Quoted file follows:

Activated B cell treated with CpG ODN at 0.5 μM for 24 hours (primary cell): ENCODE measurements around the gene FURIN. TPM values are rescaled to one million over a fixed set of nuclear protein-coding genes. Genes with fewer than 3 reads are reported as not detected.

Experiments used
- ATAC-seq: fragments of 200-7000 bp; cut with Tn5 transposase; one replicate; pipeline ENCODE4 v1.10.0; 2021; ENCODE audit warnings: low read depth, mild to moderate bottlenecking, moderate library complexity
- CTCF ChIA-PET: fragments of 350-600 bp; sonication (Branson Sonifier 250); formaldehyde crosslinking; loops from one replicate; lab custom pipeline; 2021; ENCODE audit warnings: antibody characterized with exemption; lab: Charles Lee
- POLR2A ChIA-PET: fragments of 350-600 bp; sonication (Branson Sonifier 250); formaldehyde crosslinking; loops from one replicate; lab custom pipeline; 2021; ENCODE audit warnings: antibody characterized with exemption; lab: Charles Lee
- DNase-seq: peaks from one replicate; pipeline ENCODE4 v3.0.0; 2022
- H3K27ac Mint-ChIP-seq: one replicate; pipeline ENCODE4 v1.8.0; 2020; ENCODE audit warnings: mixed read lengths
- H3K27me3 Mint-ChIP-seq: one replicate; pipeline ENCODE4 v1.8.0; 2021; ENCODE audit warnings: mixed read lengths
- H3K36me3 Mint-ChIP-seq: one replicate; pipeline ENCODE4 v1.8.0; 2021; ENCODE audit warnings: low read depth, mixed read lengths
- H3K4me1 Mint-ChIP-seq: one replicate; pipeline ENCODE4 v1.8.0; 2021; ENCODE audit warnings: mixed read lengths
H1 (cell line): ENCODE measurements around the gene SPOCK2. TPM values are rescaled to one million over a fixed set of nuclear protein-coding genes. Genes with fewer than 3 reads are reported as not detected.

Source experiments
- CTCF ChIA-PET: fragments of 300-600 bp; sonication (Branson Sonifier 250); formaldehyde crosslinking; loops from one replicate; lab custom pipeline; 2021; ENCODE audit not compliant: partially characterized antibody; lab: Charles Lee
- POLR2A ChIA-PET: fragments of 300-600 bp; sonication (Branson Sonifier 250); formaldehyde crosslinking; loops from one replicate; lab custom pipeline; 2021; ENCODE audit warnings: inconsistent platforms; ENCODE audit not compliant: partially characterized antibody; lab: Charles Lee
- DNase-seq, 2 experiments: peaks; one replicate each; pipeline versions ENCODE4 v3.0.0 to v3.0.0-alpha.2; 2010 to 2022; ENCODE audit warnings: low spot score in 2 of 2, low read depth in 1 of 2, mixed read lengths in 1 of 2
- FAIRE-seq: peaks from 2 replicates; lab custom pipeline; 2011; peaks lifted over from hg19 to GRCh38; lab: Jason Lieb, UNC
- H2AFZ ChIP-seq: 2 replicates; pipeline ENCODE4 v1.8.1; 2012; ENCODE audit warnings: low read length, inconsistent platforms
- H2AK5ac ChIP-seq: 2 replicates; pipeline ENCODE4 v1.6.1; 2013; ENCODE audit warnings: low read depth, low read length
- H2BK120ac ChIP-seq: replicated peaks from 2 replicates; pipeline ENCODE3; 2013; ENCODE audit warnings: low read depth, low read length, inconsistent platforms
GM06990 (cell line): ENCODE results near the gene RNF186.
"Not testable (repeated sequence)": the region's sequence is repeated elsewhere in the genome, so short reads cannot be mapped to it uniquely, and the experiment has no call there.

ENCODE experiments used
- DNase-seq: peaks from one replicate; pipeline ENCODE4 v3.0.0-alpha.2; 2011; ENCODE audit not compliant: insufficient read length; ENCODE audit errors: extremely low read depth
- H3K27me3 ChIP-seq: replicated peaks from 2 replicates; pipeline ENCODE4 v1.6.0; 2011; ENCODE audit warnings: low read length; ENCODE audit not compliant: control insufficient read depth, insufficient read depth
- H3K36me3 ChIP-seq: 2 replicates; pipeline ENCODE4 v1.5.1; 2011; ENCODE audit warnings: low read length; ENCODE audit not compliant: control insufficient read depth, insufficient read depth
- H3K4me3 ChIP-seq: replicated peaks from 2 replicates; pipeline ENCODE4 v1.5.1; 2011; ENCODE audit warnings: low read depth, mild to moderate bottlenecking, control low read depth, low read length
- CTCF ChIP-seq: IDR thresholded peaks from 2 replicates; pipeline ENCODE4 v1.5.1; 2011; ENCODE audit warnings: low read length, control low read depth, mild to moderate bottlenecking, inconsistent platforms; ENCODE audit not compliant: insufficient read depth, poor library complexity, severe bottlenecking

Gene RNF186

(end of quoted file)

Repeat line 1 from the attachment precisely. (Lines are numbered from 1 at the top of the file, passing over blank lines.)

Activated B cell treated with CpG ODN at 0.5 μM for 24 hours (primary cell): ENCODE measurements around the gene FURIN. TPM values are rescaled to one million over a fixed set of nuclear protein-coding genes. Genes with fewer than 3 reads are reported as not detected.